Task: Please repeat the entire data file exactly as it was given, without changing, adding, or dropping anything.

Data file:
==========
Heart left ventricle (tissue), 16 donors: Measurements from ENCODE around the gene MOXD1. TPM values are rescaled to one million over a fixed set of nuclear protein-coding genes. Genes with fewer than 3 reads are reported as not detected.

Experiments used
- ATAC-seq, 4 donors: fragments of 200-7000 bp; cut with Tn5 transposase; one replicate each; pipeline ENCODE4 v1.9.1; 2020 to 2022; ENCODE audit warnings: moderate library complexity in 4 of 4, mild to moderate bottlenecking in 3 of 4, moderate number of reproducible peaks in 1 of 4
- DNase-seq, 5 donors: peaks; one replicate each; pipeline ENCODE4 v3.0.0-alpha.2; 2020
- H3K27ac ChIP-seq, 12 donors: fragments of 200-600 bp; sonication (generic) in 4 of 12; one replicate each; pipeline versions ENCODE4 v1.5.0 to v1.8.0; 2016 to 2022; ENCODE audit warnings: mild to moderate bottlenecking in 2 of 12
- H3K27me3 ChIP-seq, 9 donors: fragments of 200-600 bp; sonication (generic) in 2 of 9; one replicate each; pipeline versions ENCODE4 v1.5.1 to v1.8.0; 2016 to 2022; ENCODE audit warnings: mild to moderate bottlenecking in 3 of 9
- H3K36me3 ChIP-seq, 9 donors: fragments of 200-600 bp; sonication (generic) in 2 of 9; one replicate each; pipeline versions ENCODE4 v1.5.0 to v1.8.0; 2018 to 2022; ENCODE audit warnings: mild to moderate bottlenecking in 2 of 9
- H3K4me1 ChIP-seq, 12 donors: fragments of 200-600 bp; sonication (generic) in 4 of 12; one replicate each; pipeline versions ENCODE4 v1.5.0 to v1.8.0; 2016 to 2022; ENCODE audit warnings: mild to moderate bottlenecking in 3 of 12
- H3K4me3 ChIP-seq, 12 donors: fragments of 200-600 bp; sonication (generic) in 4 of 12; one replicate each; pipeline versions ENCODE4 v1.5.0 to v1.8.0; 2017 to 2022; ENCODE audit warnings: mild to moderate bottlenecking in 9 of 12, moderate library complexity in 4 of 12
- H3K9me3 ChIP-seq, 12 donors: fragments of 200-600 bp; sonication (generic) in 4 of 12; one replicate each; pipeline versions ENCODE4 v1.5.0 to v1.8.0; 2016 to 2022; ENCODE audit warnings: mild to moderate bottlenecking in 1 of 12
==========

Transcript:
Heart left ventricle (tissue), 16 donors: Measurements from ENCODE around the gene MOXD1. TPM values are rescaled to one million over a fixed set of nuclear protein-coding genes. Genes with fewer than 3 reads are reported as not detected.

Experiments used
- ATAC-seq, 4 donors: fragments of 200-7000 bp; cut with Tn5 transposase; one replicate each; pipeline ENCODE4 v1.9.1; 2020 to 2022; ENCODE audit warnings: moderate library complexity in 4 of 4, mild to moderate bottlenecking in 3 of 4, moderate number of reproducible peaks in 1 of 4
- DNase-seq, 5 donors: peaks; one replicate each; pipeline ENCODE4 v3.0.0-alpha.2; 2020
- H3K27ac ChIP-seq, 12 donors: fragments of 200-600 bp; sonication (generic) in 4 of 12; one replicate each; pipeline versions ENCODE4 v1.5.0 to v1.8.0; 2016 to 2022; ENCODE audit warnings: mild to moderate bottlenecking in 2 of 12
- H3K27me3 ChIP-seq, 9 donors: fragments of 200-600 bp; sonication (generic) in 2 of 9; one replicate each; pipeline versions ENCODE4 v1.5.1 to v1.8.0; 2016 to 2022; ENCODE audit warnings: mild to moderate bottlenecking in 3 of 9
- H3K36me3 ChIP-seq, 9 donors: fragments of 200-600 bp; sonication (generic) in 2 of 9; one replicate each; pipeline versions ENCODE4 v1.5.0 to v1.8.0; 2018 to 2022; ENCODE audit warnings: mild to moderate bottlenecking in 2 of 9
- H3K4me1 ChIP-seq, 12 donors: fragments of 200-600 bp; sonication (generic) in 4 of 12; one replicate each; pipeline versions ENCODE4 v1.5.0 to v1.8.0; 2016 to 2022; ENCODE audit warnings: mild to moderate bottlenecking in 3 of 12
- H3K4me3 ChIP-seq, 12 donors: fragments of 200-600 bp; sonication (generic) in 4 of 12; one replicate each; pipeline versions ENCODE4 v1.5.0 to v1.8.0; 2017 to 2022; ENCODE audit warnings: mild to moderate bottlenecking in 9 of 12, moderate library complexity in 4 of 12
- H3K9me3 ChIP-seq, 12 donors: fragments of 200-600 bp; sonication (generic) in 4 of 12; one replicate each; pipeline versions ENCODE4 v1.5.0 to v1.8.0; 2016 to 2022; ENCODE audit warnings: mild to moderate bottlenecking in 1 of 12